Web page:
Illinois Water Supply Planning


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Illinois is a water-rich state with abundant precipitation in solid and liquid forms, the ultimate source for Illinois’ water resources. Precipitation is heaviest in southern Illinois and lightest in northern Illinois.

The pattern of average annual precipitation at selected Illinois locations (Figure 1) shows less than 32 inches in the northeastern corner of Illinois and more than 46 inches across the Shawnee Hills of southern Illinois, a north-south difference of 14 inches. May–August are the wettest months in northern Illinois, with little precipitation in winter months. Precipitation is more evenly distributed throughout the year and relatively heavy from March–September in central Illinois. January–June is the wettest period in southern Illinois (see graph for Cairo).

Highest and lowest annual precipitation expected to occur once in 5 years and once in 50 years in Illinois are shown (Figure 2). For example, highs expected once in 50 years range from more than 70 inches (southern Illinois) to 46 inches (northern Illinois). Lows expected once in 50 years range from 22 inches (northeastern Illinois) to 28 inches (southern Illinois).

Snowfall occurs regularly in all parts of the state and contributes 10 to 15 percent of the annual precipitation in northern Illinois but only 3 to 5 percent in extreme southern Illinois. Snowfall and snow cover are much more frequent in the far north than in the far south so there is a large north-to-south gradient.

Snow is a very important aspect of Illinois’ climate, causing significant socioeconomic and environmental impacts. Snowfall contributes directly to the water resources of the state: snow melt recharges soil moisture. Melting also can exacerbate flooding due to heavy rainfall; rapid melting of deep snow cover even has caused flooding in the absence of any rainfall. Snow is a good insulator, and snow cover significantly slows the penetration of frost into the ground. Deep snow and persistent snow cover can lead to structural damage of homes and other buildings. Snowfall also can disrupt transportation systems.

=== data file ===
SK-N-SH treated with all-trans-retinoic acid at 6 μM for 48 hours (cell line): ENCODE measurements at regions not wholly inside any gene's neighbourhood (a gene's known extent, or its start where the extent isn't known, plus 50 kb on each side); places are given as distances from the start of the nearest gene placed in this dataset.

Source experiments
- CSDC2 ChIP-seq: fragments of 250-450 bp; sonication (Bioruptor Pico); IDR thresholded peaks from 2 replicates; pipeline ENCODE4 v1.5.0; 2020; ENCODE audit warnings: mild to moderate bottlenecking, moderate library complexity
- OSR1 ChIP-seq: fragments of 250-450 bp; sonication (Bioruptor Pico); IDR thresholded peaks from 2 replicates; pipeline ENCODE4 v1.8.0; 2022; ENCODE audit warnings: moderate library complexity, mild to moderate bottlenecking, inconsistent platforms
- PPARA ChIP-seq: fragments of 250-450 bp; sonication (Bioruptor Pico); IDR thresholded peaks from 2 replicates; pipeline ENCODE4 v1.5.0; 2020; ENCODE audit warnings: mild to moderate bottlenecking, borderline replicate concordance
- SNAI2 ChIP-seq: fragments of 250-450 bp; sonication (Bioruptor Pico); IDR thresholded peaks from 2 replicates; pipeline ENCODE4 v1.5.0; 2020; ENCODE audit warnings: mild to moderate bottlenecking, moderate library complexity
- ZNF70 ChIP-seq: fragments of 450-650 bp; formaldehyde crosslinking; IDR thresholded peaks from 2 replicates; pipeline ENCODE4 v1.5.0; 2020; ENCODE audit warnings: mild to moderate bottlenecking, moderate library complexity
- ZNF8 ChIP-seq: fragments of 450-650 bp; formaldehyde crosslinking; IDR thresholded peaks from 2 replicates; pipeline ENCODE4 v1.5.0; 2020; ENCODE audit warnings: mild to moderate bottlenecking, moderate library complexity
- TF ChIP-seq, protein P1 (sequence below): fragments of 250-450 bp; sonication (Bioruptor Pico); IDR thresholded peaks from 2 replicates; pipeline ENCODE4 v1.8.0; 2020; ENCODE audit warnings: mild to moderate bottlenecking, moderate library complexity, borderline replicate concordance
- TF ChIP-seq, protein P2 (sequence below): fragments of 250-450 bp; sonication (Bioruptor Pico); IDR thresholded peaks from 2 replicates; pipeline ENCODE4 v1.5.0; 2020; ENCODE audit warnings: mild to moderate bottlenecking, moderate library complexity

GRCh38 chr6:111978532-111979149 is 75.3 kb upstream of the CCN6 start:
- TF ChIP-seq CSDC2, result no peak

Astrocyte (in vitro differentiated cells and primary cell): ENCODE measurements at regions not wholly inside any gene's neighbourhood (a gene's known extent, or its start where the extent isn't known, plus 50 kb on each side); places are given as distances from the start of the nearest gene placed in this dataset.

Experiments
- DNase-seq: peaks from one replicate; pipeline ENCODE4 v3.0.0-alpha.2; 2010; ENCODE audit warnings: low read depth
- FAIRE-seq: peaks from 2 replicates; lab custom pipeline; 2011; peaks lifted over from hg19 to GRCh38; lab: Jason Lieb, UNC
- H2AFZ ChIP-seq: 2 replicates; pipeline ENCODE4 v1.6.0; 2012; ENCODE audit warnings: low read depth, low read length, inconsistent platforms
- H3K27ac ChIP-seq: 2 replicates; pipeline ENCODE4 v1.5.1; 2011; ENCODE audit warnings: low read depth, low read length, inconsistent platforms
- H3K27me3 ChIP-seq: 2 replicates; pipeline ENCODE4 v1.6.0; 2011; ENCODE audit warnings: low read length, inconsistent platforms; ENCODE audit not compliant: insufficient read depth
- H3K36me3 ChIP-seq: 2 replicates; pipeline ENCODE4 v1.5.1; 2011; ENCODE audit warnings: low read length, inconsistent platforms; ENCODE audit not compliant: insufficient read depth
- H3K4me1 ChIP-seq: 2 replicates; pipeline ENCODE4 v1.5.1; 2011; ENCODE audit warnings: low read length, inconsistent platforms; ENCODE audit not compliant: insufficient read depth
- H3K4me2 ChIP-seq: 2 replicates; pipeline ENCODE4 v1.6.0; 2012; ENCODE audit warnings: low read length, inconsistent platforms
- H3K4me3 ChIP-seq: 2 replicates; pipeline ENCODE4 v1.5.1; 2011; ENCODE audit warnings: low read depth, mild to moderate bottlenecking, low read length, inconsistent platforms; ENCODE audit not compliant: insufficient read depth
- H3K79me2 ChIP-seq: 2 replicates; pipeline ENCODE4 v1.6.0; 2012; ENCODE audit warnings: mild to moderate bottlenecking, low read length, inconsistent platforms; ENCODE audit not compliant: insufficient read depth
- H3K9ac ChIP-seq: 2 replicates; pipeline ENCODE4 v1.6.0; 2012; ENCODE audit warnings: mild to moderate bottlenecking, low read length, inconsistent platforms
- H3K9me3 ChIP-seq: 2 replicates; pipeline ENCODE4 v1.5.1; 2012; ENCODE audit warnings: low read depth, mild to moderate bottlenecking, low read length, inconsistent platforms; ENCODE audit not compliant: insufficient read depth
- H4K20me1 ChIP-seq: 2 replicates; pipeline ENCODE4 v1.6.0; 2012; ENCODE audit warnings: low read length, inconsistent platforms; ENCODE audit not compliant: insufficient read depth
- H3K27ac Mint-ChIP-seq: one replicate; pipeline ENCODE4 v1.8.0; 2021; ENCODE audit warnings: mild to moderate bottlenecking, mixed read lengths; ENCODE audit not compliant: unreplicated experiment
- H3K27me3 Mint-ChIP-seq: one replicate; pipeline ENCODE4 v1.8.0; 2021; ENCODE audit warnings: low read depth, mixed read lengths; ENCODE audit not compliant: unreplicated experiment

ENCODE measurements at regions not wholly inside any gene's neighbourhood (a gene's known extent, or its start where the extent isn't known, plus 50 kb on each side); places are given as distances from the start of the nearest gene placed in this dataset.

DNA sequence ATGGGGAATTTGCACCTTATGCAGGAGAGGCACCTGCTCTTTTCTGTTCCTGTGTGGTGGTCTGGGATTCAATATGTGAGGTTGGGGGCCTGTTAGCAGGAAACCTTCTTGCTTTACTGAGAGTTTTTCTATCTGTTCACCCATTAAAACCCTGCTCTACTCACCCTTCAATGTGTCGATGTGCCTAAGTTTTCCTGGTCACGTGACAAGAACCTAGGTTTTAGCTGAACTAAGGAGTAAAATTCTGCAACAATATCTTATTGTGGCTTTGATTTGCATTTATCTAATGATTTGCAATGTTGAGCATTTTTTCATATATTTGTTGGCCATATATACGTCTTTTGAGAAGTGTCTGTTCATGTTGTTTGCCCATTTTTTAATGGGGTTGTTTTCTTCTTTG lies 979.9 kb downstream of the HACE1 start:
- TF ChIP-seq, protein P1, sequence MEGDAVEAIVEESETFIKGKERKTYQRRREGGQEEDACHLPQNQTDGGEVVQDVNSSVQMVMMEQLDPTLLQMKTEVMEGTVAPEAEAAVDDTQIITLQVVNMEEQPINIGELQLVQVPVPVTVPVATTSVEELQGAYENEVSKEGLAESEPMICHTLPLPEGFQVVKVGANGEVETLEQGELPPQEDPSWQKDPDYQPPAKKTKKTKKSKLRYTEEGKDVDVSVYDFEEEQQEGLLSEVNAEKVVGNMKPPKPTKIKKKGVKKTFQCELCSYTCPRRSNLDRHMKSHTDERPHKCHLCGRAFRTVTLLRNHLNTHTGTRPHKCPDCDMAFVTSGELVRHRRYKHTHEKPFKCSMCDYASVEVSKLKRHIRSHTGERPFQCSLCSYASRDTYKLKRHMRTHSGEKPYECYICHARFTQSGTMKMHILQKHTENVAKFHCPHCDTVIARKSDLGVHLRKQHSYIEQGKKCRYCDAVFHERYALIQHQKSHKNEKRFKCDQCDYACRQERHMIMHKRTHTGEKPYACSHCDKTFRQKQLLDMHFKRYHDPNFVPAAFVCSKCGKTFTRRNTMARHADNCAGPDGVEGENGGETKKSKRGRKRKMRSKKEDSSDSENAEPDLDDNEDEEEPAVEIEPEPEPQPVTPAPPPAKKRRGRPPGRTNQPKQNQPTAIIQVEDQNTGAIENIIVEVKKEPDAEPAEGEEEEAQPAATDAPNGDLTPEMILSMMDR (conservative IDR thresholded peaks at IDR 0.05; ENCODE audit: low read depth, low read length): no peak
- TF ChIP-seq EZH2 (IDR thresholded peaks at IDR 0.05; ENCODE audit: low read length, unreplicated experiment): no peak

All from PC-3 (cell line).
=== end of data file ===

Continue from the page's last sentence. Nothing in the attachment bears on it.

Distribution of the average annual snowfall (Figure 3) ranges from less than 12 inches (far south) to 30 inches (central Illinois) to 40 inches (Chicago metropolitan area). Occasional episodes of lake-effect snow increase snowfall in the Chicago area as cold easterly to northeasterly winds moving across warmer waters of Lake Michigan pick up moisture that is deposited as snow along the shoreline.

The societal impacts of snow are in part determined by the frequency of snow events. Even small amounts of snow can disrupt transportation. The average number of days per year when snowfall equals or exceeds 1 inch (Figure 4) varies from less than 4 days per year (far south) to 12 days (far northern Illinois).

Severe damages often develop when snowfall equals or exceeds 6 inches (Figure 5), an infrequent event throughout the state. This occurs about once a year (far north), once every two years (much of northern and central Illinois), and less than once every three years (far south).

The average annual number of days when snow cover (or snow depth) equals or exceeds 1 inch (Figure 6) ranges from less than 10 days (far south) to more than 50 days (north). Snow cover data better illustrate the great north-to-south differences in Illinois’ snow climatology than snowfall data. Due to warmer temperatures in southern Illinois, snow usually melts rapidly after it falls. By contrast, average winter temperatures are well below freezing in northern Illinois, and lengthy periods with continuous snow cover are a normal feature of the climate.


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